March to Leave

Early on Saturday morning I found myself on assignment for Getty Images sat in my car in the pouring rain on a side street near the Port of Sunderland as I followed the instructions given in an email from the media liaison people representing the ‘March to Leave’ group and waited at the planned start point for the march.

The March to Leave campaign was organised by the Leave means Leave protest group and the idea behind the march was that it would give pro-leave supporters an opportunity to demonstrate their discontent with the way they see Brexit has been handled by the government by taking part in a march all the way to London.

Sunderland was the start point for a planned 14-stage journey over the days leading up to March 29, the original date for the UK to leave the European Union. The destination for the 300 or so folks who turned up on day one was Hartlepool.

About an hour before the due start time and on a still very deserted street word filtered down on text message among the photographers and other media that the start location had been changed ‘for security reasons’. With the new start point now given we all made our own way to the new location which was to be outside the Hendon Grange Pub.

As the ever increasing numbers of media waited in the torrential rain it became quite clear that when Nigel Farage arrived it would descend into chaotic scenes. When he appeared and strode down the muddy track to the start point the waiting media began jostling for positions and his security team formed a ring of protection around him and made it quite clear that they weren’t going to stop for anyone.

One thing you learn quickly as a photographer is that you need to be able to walk backwards almost as naturally as you walk forwards! You need to be able to do this while trying to make well composed and well focussed pictures and while trying not to get in anyone else’s way but at the same time ensuring you hold your own ground and don’t end up getting pushed out of your position by someone else.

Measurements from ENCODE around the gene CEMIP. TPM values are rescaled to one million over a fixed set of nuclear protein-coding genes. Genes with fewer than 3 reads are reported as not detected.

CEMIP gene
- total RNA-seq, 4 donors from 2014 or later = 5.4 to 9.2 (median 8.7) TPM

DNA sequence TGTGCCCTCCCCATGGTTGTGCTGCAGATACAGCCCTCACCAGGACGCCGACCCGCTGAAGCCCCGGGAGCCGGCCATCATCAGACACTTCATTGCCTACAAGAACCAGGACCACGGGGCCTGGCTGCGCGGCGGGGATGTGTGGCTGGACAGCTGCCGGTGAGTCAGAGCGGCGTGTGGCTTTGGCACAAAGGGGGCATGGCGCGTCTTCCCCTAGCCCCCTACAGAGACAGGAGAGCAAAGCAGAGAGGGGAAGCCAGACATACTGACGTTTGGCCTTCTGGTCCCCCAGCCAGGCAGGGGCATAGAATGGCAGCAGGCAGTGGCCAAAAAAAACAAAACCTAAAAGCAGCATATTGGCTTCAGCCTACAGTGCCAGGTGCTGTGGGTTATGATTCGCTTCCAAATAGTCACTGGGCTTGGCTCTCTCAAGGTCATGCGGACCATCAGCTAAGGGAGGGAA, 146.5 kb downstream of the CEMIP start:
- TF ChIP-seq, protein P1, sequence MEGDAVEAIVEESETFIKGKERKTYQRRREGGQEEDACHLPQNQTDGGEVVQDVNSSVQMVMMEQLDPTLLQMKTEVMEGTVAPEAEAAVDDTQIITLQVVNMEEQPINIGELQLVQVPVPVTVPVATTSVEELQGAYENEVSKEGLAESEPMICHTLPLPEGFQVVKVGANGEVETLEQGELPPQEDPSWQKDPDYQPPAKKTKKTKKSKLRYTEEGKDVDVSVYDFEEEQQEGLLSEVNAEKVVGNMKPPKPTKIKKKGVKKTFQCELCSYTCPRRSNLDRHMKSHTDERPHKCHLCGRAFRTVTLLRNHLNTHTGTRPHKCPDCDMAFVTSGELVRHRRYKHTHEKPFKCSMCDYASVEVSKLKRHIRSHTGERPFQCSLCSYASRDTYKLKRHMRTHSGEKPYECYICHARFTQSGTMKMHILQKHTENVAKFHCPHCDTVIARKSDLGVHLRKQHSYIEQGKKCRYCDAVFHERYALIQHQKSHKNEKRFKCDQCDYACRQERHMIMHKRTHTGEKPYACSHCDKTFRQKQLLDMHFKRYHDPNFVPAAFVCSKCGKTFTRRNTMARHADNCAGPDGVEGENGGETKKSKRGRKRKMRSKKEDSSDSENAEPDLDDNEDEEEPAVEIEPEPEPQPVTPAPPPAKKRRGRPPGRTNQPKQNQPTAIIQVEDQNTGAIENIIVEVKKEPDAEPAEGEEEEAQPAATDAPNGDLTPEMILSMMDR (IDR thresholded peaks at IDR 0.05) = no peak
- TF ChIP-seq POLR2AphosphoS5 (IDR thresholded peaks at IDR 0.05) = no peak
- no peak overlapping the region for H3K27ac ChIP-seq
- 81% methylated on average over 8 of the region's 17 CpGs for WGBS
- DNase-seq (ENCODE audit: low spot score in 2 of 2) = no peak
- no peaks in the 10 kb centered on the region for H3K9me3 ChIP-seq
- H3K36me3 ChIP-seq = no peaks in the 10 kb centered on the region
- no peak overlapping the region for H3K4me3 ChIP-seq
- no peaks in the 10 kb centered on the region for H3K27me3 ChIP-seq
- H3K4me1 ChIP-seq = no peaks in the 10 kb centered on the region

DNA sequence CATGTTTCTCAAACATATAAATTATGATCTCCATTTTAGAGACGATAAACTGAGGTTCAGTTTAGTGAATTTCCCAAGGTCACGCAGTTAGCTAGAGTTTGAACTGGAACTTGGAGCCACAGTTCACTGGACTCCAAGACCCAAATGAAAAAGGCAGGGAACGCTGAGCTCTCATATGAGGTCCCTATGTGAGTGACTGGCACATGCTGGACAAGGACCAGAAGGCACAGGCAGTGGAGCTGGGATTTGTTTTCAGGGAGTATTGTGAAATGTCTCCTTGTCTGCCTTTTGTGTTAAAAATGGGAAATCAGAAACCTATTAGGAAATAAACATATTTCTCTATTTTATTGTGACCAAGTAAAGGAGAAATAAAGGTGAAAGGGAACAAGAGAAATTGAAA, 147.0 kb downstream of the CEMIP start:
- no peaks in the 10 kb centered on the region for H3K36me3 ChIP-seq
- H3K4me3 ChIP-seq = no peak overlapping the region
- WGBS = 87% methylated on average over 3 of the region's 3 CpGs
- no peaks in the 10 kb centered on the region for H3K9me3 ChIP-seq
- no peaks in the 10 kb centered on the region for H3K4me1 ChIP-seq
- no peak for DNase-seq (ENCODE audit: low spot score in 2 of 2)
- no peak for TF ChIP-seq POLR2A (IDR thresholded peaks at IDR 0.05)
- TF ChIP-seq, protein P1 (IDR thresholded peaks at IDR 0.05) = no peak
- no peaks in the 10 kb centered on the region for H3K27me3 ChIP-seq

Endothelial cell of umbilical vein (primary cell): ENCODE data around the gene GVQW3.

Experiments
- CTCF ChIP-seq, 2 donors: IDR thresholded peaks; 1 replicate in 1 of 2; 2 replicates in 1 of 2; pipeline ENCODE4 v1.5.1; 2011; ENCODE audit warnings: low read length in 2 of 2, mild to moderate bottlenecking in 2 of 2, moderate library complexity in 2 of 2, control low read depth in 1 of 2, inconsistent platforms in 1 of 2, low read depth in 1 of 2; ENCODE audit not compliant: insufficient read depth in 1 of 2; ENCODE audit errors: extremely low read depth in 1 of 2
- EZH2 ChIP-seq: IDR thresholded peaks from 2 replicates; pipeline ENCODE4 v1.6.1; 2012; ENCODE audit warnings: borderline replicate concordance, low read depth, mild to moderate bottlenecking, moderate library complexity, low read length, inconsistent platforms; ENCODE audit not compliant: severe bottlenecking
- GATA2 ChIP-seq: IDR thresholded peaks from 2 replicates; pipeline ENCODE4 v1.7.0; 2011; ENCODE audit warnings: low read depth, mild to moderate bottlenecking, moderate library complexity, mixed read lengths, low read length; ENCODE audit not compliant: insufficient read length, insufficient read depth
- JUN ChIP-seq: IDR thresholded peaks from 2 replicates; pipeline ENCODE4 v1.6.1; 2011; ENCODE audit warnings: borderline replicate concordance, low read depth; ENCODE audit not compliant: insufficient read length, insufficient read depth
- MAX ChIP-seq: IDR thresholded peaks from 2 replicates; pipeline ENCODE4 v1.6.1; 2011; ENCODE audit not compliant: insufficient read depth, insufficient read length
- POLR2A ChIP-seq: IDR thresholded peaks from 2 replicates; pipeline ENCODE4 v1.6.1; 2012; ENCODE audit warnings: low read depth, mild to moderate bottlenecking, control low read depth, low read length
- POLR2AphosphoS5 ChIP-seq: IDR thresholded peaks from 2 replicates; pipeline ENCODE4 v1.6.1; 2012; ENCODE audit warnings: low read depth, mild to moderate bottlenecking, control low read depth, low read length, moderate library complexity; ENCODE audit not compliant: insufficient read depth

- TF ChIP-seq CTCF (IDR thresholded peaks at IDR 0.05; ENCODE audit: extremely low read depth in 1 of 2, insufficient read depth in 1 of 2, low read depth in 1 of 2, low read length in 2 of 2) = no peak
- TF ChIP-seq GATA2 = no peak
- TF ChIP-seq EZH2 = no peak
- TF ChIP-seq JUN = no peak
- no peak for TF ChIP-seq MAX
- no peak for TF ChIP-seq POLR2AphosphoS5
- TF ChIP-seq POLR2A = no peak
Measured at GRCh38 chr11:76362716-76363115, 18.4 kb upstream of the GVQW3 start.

You also need to be able to look through the viewfinder but also keep an awareness as to who might back into you and inadvertently push your own camera into your face causing injury – I saw at least one photographer with blood dripping from a viewfinder shaped cut on his nose!

You also need to make sure you don’t trip over anything or slip in the mud and end up on your arse which is never a good look and most importantly in this situation you needed to avoid standing in the numerous piles of dog shit that littered the floor like confetti at a wedding!

Despite the security precautions taken by the organisers there were still a large amount of pro-european supporters there who must have also had the heads’ up about the change on location and as EU flags were unfurled the two factions exchanged their different opinions in various degrees of civility.

Meanwhile Farage and his ring of protection were striding out at a fair old lick and were making good progress across the muddy fields as they followed the coastal path heading to Hartlepool.